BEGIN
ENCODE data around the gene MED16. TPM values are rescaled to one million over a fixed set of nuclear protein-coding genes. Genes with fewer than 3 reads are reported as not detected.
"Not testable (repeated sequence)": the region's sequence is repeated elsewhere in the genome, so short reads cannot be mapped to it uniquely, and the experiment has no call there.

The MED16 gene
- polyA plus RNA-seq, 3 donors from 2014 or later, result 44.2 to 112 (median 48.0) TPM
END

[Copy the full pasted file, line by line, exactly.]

ENCODE data around the gene MED16. TPM values are rescaled to one million over a fixed set of nuclear protein-coding genes. Genes with fewer than 3 reads are reported as not detected.
"Not testable (repeated sequence)": the region's sequence is repeated elsewhere in the genome, so short reads cannot be mapped to it uniquely, and the experiment has no call there.

The MED16 gene
- polyA plus RNA-seq, 3 donors from 2014 or later, result 44.2 to 112 (median 48.0) TPM